A Java implementation of Hidden Markov Model. The implementation contains Brute Force, Forward-backward, Viterbi and Baum-Welch algorithms
Switch branches/tags
Nothing to show
Clone or download
Latest commit 6ac5858 Dec 31, 2015
Failed to load latest commit information.
.idea Clean-Up Dec 31, 2015
Resources Bug fixing. Dec 24, 2015
doc Clean-Up Dec 31, 2015
out/production/HiddenMarkovModel Clean-Up Dec 31, 2015
src Clean-Up Dec 31, 2015
HiddenMarkovModel.iml Json reader added. Dec 19, 2015
LICENSE Initial commit Dec 17, 2015
README.md README updated. Dec 31, 2015



A Java implementation of Hidden Markov Model. The implementation contains Brute Force, Forward-backward, Viterbi and Baum-Welch algorithms

Hidden Markov Model is a classifier that is used in different way than the other Machine Learning classifiers. HMM depends on sequences that are shown during sequential time instants. It has many applications such as weather predictions and shines in Speech recognition applications.

After I finish the implementation, I will put the full tutorial of HMM and the javadoc of the API.

Implemented (continuously updating)

  • Json reader
  • Data Validation for an HMM
  • Forward-Backward Algorithm
  • Viterbi Algorithm
  • Baum-Welch Algorithm
  • Javadoc

Json Reader

You can create your model using Json files. In the repository, you will see an example of a model written in a specific expression. I added this feature to help the user to avoid the hard-coding part when entering the model data such as transition and emission matrices.

The Json file is divided to 2 parts, the model info and model data. In model data, you put some information about the model, this enables you when you deal with large amount of models in your projects.

"modelInfo": {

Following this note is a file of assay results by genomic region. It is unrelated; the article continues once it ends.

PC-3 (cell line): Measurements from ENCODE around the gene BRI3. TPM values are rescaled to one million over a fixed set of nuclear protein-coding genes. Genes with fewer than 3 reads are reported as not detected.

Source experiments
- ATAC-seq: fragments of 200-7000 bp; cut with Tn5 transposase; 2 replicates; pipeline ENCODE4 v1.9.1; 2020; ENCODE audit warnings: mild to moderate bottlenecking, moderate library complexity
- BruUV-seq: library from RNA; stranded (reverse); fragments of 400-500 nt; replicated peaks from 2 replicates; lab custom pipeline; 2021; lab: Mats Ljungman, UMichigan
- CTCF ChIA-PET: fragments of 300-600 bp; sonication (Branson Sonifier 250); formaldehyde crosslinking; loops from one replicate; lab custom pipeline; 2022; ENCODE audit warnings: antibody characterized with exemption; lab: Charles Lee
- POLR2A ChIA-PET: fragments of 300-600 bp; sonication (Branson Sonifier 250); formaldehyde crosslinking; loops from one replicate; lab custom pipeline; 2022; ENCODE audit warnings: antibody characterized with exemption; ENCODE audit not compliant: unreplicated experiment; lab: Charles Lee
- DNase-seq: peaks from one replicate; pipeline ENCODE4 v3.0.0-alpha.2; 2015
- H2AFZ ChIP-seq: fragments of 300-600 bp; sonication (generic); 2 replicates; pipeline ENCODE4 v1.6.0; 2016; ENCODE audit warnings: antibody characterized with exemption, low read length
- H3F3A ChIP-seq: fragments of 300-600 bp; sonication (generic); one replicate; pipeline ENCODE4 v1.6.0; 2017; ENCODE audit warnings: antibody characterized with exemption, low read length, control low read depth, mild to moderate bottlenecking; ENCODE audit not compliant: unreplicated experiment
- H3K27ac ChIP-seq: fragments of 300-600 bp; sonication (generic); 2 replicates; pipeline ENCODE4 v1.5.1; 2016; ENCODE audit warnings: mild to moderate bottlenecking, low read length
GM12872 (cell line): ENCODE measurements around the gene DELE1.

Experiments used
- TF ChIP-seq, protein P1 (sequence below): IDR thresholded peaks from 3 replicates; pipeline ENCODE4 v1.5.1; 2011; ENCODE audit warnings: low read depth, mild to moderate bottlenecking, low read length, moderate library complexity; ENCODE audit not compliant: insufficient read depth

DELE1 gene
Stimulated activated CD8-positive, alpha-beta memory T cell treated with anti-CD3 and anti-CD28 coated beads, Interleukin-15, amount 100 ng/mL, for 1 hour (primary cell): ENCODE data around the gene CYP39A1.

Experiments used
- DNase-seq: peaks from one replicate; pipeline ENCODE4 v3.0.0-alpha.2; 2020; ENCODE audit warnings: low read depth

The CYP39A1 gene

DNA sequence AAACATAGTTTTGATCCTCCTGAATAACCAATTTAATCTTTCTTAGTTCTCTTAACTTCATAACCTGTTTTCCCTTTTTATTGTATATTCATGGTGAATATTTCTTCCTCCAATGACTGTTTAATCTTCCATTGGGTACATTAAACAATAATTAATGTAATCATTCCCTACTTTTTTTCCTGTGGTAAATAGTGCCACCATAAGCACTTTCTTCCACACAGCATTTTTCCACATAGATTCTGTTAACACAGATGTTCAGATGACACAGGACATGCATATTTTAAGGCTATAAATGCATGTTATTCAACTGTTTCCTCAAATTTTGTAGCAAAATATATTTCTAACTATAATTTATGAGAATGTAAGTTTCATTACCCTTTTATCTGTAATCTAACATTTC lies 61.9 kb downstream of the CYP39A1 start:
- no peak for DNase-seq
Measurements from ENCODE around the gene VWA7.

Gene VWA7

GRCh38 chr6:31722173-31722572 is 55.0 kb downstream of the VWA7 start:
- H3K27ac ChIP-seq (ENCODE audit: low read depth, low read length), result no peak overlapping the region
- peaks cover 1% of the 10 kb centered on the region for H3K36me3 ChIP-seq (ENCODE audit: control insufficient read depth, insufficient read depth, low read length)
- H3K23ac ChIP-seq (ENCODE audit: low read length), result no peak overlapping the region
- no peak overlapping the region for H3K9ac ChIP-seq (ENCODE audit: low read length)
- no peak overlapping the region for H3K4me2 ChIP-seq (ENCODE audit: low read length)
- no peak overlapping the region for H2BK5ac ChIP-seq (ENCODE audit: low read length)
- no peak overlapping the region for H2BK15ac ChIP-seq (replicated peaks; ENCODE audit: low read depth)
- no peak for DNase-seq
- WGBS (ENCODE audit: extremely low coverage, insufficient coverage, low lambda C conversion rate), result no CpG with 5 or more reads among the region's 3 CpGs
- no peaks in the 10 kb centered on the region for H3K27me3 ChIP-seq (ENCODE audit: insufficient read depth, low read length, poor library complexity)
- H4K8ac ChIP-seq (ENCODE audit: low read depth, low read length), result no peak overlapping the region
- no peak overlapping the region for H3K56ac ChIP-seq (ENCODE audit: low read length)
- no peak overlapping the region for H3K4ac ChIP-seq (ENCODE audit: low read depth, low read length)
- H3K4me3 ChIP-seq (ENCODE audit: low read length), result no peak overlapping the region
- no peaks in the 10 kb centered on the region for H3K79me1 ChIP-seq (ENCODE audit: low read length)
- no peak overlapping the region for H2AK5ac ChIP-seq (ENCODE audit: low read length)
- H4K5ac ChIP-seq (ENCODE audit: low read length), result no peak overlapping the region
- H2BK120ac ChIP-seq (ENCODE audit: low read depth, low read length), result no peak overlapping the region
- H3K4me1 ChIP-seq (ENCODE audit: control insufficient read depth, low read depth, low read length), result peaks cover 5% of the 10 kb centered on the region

"name": "HMM1",
		"created_at": "19/12/2015",
		"for": "testing"

You can manually change these data as you wish.

The second part is the model data which is the core of the HMM

"modelData": {
				"states": "R, S, C",
				"initial_prop": "R->0.3, S->0.4, C->0.3",
				"observations": "F, U, D",
				"transition_matrix": "R->R->0.2, R->S->0.1, R->C->0.7, S->R->0.3, S->S->0.4, S->C->0.3, C->R->0.1, C->S->0.4, C->C->0.5",
				"emission_matrix": "R->F->0.4, R->U->0.5, R->D->0.1, S->F->0.4, S->U->0.0, S->D->0.6, C->F->0.4, C->U->0.2, C->D->0.4"

alt tag

How to use

First of all, you should make an instance of the HMM class

HiddenMarkovModel hmm = new HiddenMarkovModel(name, states, observations, initialProbabilities, transitionMatrix, emissionMatrix);

You can create the HMM constructor parameters using 2 ways

  • Put your model data in a json file, then read it like that
JsonParser jp = new JsonParser("G:\\Github Repositories\\Hidden-Markov-Model\\Resources\\test_HMM.json");
String name = DataDecoding.getInstance().getModelName(jp.getName());
Vector<String> states = DataDecoding.getInstance().getStates(jp.getStates());
Vector<String> observations = DataDecoding.getInstance().getObservations(jp.getObservations());
Hashtable<String, Double> initialProbabilities = DataDecoding.getInstance().getInitialProbabilities(jp.getInitialProbabilities());
Hashtable<Pair<String, String>, Double> transitionMatrix = DataDecoding.getInstance().getTransitionMatrix(jp.getTransitionMatrix());
Hashtable<Pair<String, String>, Double> emissionMatrix = DataDecoding.getInstance().getEmissionMatrix(jp.getEmissionMatrix());
  • Hard-code your parameters by setting the elements one by one for each parameter